Please use this identifier to cite or link to this item: http://buratest.brunel.ac.uk/handle/2438/9893
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dc.contributor.authorTrangmar, SJ-
dc.contributor.authorChiesa, ST-
dc.contributor.authorStock, CG-
dc.contributor.authorKalsi, KK-
dc.contributor.authorSecher, NH-
dc.contributor.authorGonzález-Alonso, J-
dc.date.accessioned2015-01-21T15:41:59Z-
dc.date.available2014-07-15-
dc.date.available2015-01-21T15:41:59Z-
dc.date.issued2014-
dc.identifier.citationJournal of Physiology, 592:14, pp. 3143 - 3160, 2014en_US
dc.identifier.issn1469-7793-
dc.identifier.urihttp://onlinelibrary.wiley.com/doi/10.1113/jphysiol.2014.272104/abstract-
dc.identifier.urihttp://bura.brunel.ac.uk/handle/2438/9893-
dc.descriptionThis article has been made available through the Brunel Open Access Publishing Fund.-
dc.description.abstractKey points: Dehydration accrued during exercise in the heat challenges systemic and locomotor muscle blood flow, but its impact on cerebral blood flow (CBF) and metabolism remains unknown. This study assessed whether dehydration compromises CBF and the cerebral metabolic rate for oxygen (CMRO2) during incremental exercise to exhaustion in trained males. Dehydration induced an early reduction in CBF during progressive exercise, but increased O2 extraction secured CMRO2. In all hydration conditions declining CBF at high exercise intensities was correlated to decreasing arterial carbon dioxide tension and increasing jugular venous plasma noradrenaline. These results suggest that dehydration impairs CBF at high exercise intensities, but this circulatory strain on the human brain does not compromise CMRO2. Intense exercise is associated with a reduction in cerebral blood flow (CBF), but regulation of CBF during strenuous exercise in the heat with dehydration is unclear. We assessed internal (ICA) and common carotid artery (CCA) haemodynamics (indicative of CBF and extra-cranial blood flow), middle cerebral artery velocity (MCA Vmean), arterial-venous differences and blood temperature in 10 trained males during incremental cycling to exhaustion in the heat (35°C) in control, dehydrated and rehydrated states. Dehydration reduced body mass (75.8 ± 3 vs. 78.2 ± 3 kg), increased internal temperature (38.3 ± 0.1 vs. 36.8 ± 0.1°C), impaired exercise capacity (269 ± 11 vs. 336 ± 14 W), and lowered ICA and MCA Vmean by 12-23% without compromising CCA blood flow. During euhydrated incremental exercise on a separate day, however, exercise capacity and ICA, MCA Vmean and CCA dynamics were preserved. The fast decline in cerebral perfusion with dehydration was accompanied by increased O2 extraction (P < 0.05), resulting in a maintained cerebral metabolic rate for oxygen (CMRO2). In all conditions, reductions in ICA and MCA Vmean were associated with declining cerebral vascular conductance, increasing jugular venous noradrenaline, and falling arterial carbon dioxide tension (P aCO 2) (R2 ≥ 0.41, P ≤ 0.01) whereas CCA flow and conductance were related to elevated blood temperature. In conclusion, dehydration accelerated the decline in CBF by decreasing P aCO 2 and enhancing vasoconstrictor activity. However, the circulatory strain on the human brain during maximal exercise does not compromise CMRO2 because of compensatory increases in O2 extraction. © 2014 The Authors.en_US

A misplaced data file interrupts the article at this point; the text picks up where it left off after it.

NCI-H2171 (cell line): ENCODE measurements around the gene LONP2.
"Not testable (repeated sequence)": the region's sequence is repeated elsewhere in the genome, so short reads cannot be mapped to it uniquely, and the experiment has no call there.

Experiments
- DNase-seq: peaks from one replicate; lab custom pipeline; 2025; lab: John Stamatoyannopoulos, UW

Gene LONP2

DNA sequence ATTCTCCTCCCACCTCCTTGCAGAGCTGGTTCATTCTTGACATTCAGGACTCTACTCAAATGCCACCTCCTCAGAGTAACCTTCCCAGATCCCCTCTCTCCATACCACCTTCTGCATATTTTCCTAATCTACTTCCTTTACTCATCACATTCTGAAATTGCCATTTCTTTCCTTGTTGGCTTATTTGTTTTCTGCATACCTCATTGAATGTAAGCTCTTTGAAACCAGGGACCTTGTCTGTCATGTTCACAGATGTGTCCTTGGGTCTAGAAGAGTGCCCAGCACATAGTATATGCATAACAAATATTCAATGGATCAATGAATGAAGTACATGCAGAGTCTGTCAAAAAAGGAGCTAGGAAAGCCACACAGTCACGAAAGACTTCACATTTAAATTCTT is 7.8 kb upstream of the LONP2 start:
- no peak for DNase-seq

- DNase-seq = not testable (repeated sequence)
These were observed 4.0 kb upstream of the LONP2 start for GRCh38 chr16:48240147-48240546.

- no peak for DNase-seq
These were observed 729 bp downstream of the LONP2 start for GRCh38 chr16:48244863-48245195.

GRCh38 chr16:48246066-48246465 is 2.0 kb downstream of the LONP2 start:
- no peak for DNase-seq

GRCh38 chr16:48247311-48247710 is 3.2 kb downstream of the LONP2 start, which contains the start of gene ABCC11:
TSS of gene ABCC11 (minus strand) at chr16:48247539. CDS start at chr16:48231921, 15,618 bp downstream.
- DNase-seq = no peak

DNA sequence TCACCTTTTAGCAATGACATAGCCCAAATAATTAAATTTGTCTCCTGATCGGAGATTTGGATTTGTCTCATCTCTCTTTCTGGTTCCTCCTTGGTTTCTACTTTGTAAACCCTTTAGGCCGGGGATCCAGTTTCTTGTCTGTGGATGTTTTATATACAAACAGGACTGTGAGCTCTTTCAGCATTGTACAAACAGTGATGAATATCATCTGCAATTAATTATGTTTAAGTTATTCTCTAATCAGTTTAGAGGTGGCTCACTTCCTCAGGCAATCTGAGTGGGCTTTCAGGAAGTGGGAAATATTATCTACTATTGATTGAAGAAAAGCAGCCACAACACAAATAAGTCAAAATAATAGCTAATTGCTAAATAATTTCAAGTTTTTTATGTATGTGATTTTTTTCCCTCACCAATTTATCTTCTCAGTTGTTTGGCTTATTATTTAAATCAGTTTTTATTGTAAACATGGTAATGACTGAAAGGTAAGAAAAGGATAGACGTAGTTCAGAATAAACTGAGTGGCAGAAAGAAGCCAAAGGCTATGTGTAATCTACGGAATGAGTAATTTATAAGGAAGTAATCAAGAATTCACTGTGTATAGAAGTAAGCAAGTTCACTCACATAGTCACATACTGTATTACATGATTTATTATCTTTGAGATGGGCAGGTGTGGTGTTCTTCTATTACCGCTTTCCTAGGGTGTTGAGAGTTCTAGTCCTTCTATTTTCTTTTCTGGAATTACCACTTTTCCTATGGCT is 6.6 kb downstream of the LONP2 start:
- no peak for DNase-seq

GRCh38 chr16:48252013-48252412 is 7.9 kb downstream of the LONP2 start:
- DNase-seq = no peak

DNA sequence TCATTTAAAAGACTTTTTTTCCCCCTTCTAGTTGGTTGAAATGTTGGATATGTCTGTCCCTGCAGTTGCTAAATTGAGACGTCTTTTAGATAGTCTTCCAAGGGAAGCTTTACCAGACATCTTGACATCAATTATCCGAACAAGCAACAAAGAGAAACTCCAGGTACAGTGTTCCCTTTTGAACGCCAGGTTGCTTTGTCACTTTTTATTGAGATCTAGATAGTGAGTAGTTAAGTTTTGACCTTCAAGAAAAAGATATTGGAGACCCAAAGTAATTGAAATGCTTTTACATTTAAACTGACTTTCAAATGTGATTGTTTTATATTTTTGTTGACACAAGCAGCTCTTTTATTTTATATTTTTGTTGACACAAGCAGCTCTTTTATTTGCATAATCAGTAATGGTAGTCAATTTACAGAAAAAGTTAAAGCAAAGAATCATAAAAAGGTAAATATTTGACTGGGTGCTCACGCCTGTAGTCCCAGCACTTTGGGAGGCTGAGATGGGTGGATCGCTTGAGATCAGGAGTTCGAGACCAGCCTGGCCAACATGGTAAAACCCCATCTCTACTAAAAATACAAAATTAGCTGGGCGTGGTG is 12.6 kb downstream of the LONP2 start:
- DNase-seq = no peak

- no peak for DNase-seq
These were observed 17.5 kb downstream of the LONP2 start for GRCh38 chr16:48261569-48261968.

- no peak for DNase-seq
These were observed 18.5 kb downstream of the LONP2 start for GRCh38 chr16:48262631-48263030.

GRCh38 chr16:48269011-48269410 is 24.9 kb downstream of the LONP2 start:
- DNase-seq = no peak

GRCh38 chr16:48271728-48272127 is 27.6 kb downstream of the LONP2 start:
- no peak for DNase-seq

dc.format.extent3143 - 3160-
dc.format.extent3143 - 3160-
dc.languageeng-
dc.language.isoenen_US
dc.publisherBlackwell Publishing Ltden_US
dc.subjectDehydrationen_US
dc.subjectSystemic and locomotor muscle blood flowen_US
dc.subjectCerebral blood flow (CBF)en_US
dc.titleDehydration affects cerebral blood flow but not its metabolic rate for oxygen during maximal exercise in trained humansen_US
dc.typeArticleen_US
dc.identifier.doihttp://dx.doi.org/10.1113/jphysiol.2014.272104-
dc.relation.isPartOfJournal of Physiology-
dc.relation.isPartOfJournal of Physiology-
pubs.issue14-
pubs.issue14-
pubs.volume592-
pubs.volume592-
pubs.organisational-data/Brunel-
pubs.organisational-data/Brunel/Brunel Staff by College/Department/Division-
pubs.organisational-data/Brunel/Brunel Staff by College/Department/Division/College of Health and Life Sciences-
pubs.organisational-data/Brunel/Brunel Staff by College/Department/Division/College of Health and Life Sciences/Dept of Life Sciences-
pubs.organisational-data/Brunel/Brunel Staff by College/Department/Division/College of Health and Life Sciences/Dept of Life Sciences/Sport-
pubs.organisational-data/Brunel/Leavers-
pubs.organisational-data/Brunel/University Research Centres and Groups-
pubs.organisational-data/Brunel/University Research Centres and Groups/School of Health Sciences and Social Care - URCs and Groups-
pubs.organisational-data/Brunel/University Research Centres and Groups/School of Health Sciences and Social Care - URCs and Groups/Brunel Institute for Ageing Studies-
pubs.organisational-data/Brunel/University Research Centres and Groups/School of Health Sciences and Social Care - URCs and Groups/Brunel Institute of Cancer Genetics and Pharmacogenomics-
pubs.organisational-data/Brunel/University Research Centres and Groups/School of Health Sciences and Social Care - URCs and Groups/Centre for Systems and Synthetic Biology-
Appears in Collections:Sport
Brunel OA Publishing Fund
Dept of Life Sciences Research Papers

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